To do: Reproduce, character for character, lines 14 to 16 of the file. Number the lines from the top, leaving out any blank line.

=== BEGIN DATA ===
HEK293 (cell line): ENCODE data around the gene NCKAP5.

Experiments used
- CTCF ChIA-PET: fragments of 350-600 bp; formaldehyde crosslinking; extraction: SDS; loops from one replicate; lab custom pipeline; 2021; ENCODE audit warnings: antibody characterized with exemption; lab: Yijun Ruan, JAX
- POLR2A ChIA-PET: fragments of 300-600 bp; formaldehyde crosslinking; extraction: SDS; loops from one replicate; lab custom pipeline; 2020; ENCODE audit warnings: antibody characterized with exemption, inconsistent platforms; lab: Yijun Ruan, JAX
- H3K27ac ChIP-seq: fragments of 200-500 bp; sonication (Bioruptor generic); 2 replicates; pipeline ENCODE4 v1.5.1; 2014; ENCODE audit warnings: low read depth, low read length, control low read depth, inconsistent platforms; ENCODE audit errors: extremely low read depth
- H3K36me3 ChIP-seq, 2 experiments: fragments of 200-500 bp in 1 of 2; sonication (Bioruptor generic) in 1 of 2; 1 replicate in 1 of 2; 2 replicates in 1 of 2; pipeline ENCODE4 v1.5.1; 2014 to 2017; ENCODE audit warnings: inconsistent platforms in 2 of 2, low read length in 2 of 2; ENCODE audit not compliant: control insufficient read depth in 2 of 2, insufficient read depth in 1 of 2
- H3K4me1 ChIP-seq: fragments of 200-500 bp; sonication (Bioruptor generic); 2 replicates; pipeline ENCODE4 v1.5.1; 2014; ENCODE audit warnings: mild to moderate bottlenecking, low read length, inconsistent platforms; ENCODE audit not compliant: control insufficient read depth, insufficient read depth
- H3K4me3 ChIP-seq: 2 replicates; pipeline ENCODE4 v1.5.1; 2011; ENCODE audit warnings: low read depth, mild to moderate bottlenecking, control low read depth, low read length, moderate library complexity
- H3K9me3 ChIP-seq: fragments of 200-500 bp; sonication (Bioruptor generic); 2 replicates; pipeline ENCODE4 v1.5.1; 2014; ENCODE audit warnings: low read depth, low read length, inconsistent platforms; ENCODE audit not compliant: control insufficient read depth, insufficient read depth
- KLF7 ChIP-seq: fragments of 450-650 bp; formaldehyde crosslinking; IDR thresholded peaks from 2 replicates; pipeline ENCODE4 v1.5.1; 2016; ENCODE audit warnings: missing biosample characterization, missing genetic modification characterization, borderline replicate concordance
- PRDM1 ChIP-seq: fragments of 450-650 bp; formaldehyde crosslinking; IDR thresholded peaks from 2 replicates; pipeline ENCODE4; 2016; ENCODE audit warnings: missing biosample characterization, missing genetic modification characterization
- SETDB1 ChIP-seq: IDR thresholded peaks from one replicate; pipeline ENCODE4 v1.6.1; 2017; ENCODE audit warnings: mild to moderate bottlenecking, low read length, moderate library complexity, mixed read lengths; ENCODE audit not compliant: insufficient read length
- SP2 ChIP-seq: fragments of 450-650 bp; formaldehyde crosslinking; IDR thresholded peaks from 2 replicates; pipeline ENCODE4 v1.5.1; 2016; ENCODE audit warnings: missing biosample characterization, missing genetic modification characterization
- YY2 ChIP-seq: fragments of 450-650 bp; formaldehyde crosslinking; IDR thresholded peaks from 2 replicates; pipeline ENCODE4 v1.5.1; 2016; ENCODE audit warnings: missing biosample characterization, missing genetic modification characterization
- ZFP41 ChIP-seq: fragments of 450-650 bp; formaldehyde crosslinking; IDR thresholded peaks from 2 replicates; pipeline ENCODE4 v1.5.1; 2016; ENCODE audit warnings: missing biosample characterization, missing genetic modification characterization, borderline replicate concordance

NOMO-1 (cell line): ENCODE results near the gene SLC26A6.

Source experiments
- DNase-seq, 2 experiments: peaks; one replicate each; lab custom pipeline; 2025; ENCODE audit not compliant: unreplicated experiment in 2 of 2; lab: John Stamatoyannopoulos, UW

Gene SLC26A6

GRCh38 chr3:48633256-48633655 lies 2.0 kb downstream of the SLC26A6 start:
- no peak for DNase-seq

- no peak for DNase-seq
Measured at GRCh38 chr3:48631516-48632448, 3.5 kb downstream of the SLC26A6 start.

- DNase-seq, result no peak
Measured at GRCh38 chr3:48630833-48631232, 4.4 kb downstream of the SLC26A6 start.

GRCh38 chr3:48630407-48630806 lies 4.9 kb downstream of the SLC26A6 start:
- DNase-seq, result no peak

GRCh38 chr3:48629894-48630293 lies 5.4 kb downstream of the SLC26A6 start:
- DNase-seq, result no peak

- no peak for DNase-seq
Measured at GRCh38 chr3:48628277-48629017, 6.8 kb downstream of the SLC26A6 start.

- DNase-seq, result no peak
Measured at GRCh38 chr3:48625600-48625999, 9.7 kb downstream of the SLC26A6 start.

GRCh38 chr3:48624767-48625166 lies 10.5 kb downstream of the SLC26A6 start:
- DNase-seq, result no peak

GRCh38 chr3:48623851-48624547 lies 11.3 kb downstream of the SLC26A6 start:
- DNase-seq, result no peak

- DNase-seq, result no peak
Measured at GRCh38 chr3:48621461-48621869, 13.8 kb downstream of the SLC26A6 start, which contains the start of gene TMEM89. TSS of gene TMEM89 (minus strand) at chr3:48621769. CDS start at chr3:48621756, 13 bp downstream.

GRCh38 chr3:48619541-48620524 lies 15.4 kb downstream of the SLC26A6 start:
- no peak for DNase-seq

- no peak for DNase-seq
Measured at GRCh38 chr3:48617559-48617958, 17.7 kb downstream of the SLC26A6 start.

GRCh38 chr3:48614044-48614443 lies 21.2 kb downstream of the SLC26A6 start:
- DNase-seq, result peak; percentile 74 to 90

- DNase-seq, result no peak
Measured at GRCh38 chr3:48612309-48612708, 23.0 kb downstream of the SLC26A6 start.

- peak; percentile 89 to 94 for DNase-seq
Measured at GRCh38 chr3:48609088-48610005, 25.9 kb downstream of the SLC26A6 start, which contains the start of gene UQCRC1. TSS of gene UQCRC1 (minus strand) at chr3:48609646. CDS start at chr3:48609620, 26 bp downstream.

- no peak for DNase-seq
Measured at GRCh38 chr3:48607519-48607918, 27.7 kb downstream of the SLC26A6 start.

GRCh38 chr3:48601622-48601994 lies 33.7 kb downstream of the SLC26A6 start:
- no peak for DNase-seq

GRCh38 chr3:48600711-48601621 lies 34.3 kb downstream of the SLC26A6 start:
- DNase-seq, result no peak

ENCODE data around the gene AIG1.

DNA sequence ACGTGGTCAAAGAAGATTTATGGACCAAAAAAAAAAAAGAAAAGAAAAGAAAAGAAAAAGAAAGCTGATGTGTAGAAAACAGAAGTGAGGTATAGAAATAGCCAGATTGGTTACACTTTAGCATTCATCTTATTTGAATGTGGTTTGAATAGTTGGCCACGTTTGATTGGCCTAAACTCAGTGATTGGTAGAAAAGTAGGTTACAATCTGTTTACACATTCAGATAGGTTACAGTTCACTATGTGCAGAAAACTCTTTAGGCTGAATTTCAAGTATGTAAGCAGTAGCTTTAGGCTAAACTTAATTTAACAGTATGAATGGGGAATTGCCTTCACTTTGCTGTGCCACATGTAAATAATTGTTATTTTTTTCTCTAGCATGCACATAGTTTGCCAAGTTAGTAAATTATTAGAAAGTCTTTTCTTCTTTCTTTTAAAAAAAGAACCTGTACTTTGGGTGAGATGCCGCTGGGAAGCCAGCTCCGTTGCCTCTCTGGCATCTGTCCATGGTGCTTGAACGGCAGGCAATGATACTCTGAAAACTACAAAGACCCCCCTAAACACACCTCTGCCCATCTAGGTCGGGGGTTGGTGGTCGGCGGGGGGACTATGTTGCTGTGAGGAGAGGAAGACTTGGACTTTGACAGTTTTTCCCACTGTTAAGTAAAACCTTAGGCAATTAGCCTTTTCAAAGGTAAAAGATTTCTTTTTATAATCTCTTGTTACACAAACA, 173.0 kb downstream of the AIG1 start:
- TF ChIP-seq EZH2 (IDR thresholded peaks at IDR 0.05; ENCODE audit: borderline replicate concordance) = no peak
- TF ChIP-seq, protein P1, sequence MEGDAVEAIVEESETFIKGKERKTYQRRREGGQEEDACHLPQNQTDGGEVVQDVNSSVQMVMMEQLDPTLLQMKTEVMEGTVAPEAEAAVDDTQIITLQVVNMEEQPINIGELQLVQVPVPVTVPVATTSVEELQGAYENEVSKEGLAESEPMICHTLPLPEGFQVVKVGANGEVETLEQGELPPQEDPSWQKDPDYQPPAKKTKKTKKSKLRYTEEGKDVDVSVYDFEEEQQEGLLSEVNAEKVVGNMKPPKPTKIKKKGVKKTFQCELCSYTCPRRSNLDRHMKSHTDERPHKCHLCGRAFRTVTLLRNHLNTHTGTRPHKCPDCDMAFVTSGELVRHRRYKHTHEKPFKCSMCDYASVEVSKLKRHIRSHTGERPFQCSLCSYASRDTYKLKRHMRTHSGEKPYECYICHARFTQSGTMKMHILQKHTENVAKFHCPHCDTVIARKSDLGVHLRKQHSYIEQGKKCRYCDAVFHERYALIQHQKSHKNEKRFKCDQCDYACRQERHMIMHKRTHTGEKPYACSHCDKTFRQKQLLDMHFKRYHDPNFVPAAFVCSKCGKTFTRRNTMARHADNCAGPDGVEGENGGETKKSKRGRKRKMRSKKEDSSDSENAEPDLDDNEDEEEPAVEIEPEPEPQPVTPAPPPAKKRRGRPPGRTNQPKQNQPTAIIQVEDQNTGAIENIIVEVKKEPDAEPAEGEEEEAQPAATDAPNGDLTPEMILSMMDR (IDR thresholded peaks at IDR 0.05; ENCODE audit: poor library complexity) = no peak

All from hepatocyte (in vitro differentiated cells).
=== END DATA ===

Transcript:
- YY2 ChIP-seq: fragments of 450-650 bp; formaldehyde crosslinking; IDR thresholded peaks from 2 replicates; pipeline ENCODE4 v1.5.1; 2016; ENCODE audit warnings: missing biosample characterization, missing genetic modification characterization
- ZFP41 ChIP-seq: fragments of 450-650 bp; formaldehyde crosslinking; IDR thresholded peaks from 2 replicates; pipeline ENCODE4 v1.5.1; 2016; ENCODE audit warnings: missing biosample characterization, missing genetic modification characterization, borderline replicate concordance

NOMO-1 (cell line): ENCODE results near the gene SLC26A6.